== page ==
I criticize the main stream media frequently and with good cause. In general, true investigative journalism is largely a dead art. Worse yet, the media cares more about sensation and controversy than it does about the truth or educating the public about the dishonesty of some public figures. Hence, we see foul hate group leaders like Tony Perkins routinely given a platform with little or no challenge to his false statements or reference to his KKK affiliations or documented lies. The phenomenon has now reached an apex with Donald Trump's candidacy where three-quarters of what Trump says is untrue, yet the media simply gives him a pass and, in facts, often abets his lies. A column in Salon looks at this dangerous development. Here are highlights:
Donald Trump is a serial liar. Okay, to be a bit less Trumpian about it, he has trouble with the truth. If you look at Politifact, the Pulitzer Prize-winning site that examines candidates’ pronouncements for accuracy, are rated either “mostly false,” “false,” or “pants on fire,” which is to say off-the-charts false. By comparison, .This time around, though, neither the media nor the public — least of all his supporters — seem to care. Which leads to the inescapable conclusion that these days, as far as our political discourse goes, truth, logic, reason and consistency don’t seem to count for very much.
The question is why.
One simple explanation is that Trump has changed the rules. He is not a politician but a provocateur, and he isn’t held to the same standards as Clinton or Bernie Sanders or even Cruz, all of whom actually have policies. For Trump, policies are beside the point.… Truth, logic, reason and consistency don’t seem to count for very much. The question is why.
Another explanation is that long before Trump, social scientists observed that truth matters less to people than reinforcement, and that most of us have the ability to reformulate misstatements into truth so long as they conform to our own biases. We believe what we believe, and we are not changing even in the face of opposing facts (without this capacity for self-deception there would be no Fox News).
There is, however, another and even more terrifying explanation as to why the truth doesn’t seem to matter. It has less to do with Trump or our own proclivities to reshape reality than it has to do with infotainment — with the idea that a lot of information isn’t primarily about education or elevation, where truth matters, but entertainment, where it doesn’t. You might call it “the Winchell Effect.”
Walter Winchell, about whom I wrote a 1994 biography, was a hugely popular New York-based gossip columnist for the Hearst newspaper chain and an equally popular radio personality, although saying that is a little like saying that Michael Jordan was a basketball player. Winchell was the gossip columnist, with an estimated daily audience of 50 million. He practically invented the form, and the form was a long chain of snippets — rumor, prediction, innuendo — racing down the page, separated by ellipses.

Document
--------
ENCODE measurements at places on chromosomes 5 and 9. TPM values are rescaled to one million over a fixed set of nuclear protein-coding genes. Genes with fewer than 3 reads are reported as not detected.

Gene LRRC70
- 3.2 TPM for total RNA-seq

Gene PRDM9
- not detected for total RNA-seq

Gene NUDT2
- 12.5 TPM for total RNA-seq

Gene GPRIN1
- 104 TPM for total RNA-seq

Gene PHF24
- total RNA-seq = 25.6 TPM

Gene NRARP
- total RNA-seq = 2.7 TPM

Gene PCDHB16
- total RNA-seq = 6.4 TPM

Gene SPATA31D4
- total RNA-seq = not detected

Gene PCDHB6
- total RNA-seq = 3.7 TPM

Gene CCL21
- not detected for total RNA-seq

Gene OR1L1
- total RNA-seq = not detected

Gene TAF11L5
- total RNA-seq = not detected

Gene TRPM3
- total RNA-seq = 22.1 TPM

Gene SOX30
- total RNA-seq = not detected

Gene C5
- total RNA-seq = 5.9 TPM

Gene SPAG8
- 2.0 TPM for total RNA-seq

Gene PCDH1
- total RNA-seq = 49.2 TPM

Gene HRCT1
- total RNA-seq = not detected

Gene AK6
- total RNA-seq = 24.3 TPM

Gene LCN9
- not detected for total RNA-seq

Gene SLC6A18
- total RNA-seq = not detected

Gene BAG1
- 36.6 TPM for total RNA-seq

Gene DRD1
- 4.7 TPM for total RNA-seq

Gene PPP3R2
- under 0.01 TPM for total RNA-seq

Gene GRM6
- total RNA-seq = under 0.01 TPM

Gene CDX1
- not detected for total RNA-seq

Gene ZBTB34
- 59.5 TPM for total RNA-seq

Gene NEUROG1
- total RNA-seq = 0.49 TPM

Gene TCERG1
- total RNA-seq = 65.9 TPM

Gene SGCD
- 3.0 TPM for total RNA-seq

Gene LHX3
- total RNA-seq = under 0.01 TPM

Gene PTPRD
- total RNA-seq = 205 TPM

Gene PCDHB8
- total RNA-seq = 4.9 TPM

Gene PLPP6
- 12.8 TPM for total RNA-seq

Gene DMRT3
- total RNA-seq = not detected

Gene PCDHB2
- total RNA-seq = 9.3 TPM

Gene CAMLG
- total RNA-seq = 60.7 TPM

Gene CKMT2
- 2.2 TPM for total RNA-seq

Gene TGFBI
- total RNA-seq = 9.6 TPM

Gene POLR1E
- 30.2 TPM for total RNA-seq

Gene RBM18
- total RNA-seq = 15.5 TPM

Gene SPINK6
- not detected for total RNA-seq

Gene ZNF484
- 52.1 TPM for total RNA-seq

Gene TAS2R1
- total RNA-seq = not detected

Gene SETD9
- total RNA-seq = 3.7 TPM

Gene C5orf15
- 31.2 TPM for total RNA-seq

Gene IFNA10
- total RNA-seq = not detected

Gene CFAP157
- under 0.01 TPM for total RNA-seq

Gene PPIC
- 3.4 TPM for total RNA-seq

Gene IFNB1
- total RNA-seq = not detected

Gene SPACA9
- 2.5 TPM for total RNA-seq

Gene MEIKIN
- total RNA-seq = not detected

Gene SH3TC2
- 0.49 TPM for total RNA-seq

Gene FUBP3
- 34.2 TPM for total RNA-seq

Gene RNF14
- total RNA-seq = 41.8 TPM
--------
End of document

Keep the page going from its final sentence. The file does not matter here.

One can only assume this was because readers seemed to relish the excitement of the “news” more than they desired its accuracy. Or, to put it another way, gossip was entertainment, not information. Thus the Winchell Effect.
The Winchell Effect is alive and well in today’s politics in two respects. First, candidates can get away with saying pretty much anything they want without being held accountable so long as what they say is entertaining and so long as they keep the comments coming. Trump has been the major beneficiary of this disinclination by the MSM to examine statements. The blast of his utterances always supersedes their substance. And the MSM plays along.
And that is the second way in which the Winchell Effect changes our politics. If candidates are not accountable, neither are the political media. Like Winchell, they are not only besotted with strategies, polls, predictions, and — in the case of a few cable networks — wild, unverifiable charges, they are, like Winchell, seldom challenged when they get it all wrong.
Since they won’t call one another out, no one calls them out. In effect, they are implicated in the Winchell Effect as much as Trump is, which may be one reason why they don’t challenge him. Neither Trump nor the press has to be right. They just have to keep ginning up the excitement.
What this means is that our politics is no longer politics in the traditional sense of policy and governance. It is, as most of us realize, a show, a game, an ongoing reality TV saga.
With their mutual lack of interest in the truth, Trump and the MSM deserve one another — a synergy of the showman and the gossip columnists. But do we deserve them? Only if we allow our politics to become a way of amusing ourselves rather than the way to select a leader.
Meanwhile, Trump and the MSM will keep the misinformation coming, on the sadly correct assumption that many of us don’t really care about facts so long as we are being titillated.